Cheese Lovers Guide to Europe

A cheese platter and a fantastic drop of wine…possibly the best combination evahhhhh, so can you really blame us for putting together a whole story on where to find the best cheese in Europe? We didn’t think so. Whether it’s a slice of tangy Roquefort in France, a cube of Edam in, well, Edam or a gooey pot of fondue in Switzerland we’ve picked a bucket list of locations fit for the ultimate cheese aficionado. Happy cheese dreams!

Written by Jade Just – Contributing Travel Editor.

Paris, France

The average French person eats roughly 26kg of cheese per year and with over 400 varieties to choose from it’s no surprise that in France you’ll constantly be a stone’s throw from a fromagerie. For a wide selection within a small range we’re going to suggest you cut to the chase and head straight to Paris where you’ll find French formage such as: Pont l’Évêque, a semi-hard, salty-tasting, cow’s milk cheese that’s one of the oldest varieties in France; Roquefort – a pungent blue sheep’s milk cheese (ideal contrasted with quince paste); camembert – beautifully soft and one of France’s most famous cheeses.

Where to go:

Laurent Dubois – Fromagerie
Les Epiciers – a bar where you’ll find the ultimate trio – wine, cheese and cured meats
L’Affineur’Affiné – Fromagerie and restaurant where you’ll learn a thing or two about cheese too!


Cover & top image: Laurent Dubois; bottom Les Epiciers

Emilia-Romagna region, Italy

It’s not just the best cheese in Italy that this northern region is famous for but many food savvy tourists would say it’s got the best of everything. It’s hailed as the home of the king of cheese – Parmigiana Reggiano (Parmesan) and also produces prosciutto, Parma ham, stuffed pastas (think: Tortelloni, Raviloi, Cannelloni…), balsamic vinegar and of course, wine (specifically Lambrusco).

Where to go:
Sorelle Picchi, Parma – the Parmesan cheese tasting is a must-do
La Prosciutteria, Parma – a deli with all things cheese and meats
Salumeria Simoni, Bologna – restaurant and deli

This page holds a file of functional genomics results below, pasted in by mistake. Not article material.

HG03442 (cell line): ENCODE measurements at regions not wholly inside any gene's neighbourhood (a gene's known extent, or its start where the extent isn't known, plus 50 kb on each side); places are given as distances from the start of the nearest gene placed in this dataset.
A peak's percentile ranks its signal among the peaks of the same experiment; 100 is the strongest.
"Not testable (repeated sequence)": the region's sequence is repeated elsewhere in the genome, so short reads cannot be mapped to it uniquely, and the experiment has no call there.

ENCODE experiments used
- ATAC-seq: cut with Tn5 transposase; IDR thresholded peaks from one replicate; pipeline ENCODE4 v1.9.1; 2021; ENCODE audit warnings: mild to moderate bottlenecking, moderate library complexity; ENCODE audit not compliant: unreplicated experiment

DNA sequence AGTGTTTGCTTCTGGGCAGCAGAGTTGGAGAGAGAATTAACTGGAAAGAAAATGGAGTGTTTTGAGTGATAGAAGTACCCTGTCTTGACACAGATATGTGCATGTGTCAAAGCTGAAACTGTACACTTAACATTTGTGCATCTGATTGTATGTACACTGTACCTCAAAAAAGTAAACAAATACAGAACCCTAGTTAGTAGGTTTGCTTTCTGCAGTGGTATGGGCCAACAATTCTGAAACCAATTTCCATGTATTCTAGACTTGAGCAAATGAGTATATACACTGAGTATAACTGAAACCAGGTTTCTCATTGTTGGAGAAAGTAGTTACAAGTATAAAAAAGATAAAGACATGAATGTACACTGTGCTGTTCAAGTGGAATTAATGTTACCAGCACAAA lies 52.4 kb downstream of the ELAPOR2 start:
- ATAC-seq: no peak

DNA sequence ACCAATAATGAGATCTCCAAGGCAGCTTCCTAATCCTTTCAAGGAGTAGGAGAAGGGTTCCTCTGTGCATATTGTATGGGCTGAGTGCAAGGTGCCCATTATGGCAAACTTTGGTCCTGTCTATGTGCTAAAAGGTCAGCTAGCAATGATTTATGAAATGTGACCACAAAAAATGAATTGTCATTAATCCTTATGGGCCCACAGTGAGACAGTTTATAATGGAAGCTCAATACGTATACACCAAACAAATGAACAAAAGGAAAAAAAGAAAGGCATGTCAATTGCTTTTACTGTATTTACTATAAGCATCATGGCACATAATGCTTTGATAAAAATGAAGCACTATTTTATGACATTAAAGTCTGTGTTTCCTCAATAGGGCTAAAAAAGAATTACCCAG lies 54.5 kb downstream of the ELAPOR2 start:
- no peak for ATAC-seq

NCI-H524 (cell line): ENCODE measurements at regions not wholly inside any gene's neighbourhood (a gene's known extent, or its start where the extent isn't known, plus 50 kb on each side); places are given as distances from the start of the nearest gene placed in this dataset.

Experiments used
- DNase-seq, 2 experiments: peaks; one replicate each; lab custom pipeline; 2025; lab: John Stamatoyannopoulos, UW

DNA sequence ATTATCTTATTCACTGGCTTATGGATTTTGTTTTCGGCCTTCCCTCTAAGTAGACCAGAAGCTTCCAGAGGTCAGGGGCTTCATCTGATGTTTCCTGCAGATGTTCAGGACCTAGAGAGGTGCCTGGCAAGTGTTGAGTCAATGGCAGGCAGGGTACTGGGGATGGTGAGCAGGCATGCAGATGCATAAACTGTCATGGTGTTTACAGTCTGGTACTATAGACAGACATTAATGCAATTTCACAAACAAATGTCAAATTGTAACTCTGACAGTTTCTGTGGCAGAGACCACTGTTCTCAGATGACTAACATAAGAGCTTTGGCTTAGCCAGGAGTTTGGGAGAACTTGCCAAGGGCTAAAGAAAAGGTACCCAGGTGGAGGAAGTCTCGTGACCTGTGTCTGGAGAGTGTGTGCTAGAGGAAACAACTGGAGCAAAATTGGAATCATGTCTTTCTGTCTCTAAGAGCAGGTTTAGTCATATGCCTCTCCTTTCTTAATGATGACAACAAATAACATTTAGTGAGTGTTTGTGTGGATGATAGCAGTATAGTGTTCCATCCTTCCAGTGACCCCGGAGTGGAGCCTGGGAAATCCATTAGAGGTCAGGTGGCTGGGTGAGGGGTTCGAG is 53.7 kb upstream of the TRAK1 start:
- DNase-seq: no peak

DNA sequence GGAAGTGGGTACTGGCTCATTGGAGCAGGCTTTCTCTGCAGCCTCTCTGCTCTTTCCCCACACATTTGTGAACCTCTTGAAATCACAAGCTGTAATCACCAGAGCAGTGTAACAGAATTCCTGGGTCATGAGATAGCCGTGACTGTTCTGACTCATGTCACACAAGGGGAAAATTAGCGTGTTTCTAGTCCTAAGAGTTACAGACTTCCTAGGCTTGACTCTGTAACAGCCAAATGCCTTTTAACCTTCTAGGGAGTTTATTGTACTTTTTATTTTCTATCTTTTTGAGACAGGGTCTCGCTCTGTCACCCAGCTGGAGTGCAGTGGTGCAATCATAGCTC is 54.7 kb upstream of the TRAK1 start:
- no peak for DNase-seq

Top image: La Prosciutteria; bottom: Sorelle Picchi

Gruyères, Switzerland

If you’re daydreaming about Switzerland no doubt you’re conjuring images of rolling hills and snow covered peaks. With the stunning greenery comes seriously luscious grass and some very happy cows, which is why Gruyères produces excellent cheese. Those who love a fondue or raclette are in luck as Gruyères’ cheese is fantastic for melting.

Where to go:
Chez Boudji – for seriously yummy fondue and views to boot
Le Chalet de Gruyeres – raclette? Yes please


Top image: Chez Boudji; bottom:

Alkmaar and Edam, Holland

Both towns have renowned cheese markets…yes, markets dedicated solely to all things cheese (cue: jaw drop). Holland’s cheese markets have their own quirks for instance Edam’s cheeses are brought to the market by horse and cart, and boats, whereas Alkmaar’s cheese is partnered with art and wares. The secret to making the most of a cheese market? Be on time.

Where to go:

Almaar Cheese Market – every Friday morning (March – September)
Edam Cheese Market – every Wednesday morning (July and August)

alkmaar-1170x567 Alkmaar-Cheese-Market-Cheese-being-soldAlkmaar-Cheese-Market-Cheeses

Top, middle & bottom images: Almaar Cheese Market

Crete, Macedonia

Cheese consumption in Crete is the highest in the world and it’s not all about feta, in fact there’s everything from Graveria (rich and buttery) to Pichtogalo Chanion (yogurt like cheese). To complement your cheese, the island is also well known for it’s olive oil and brandy but be sure to try Cretan Graviera topped with local honey for breakfast or dessert.

Where to go:

Oinoa – a wine bar and bistro that makes the most of the local produce.
The Well of the Turk – a turkish, mediterranean inspired restaurant with plenty of dishes that feature local cheese.


Top image: Expedia; middle: Incredible Crete; The Well of the Turk –

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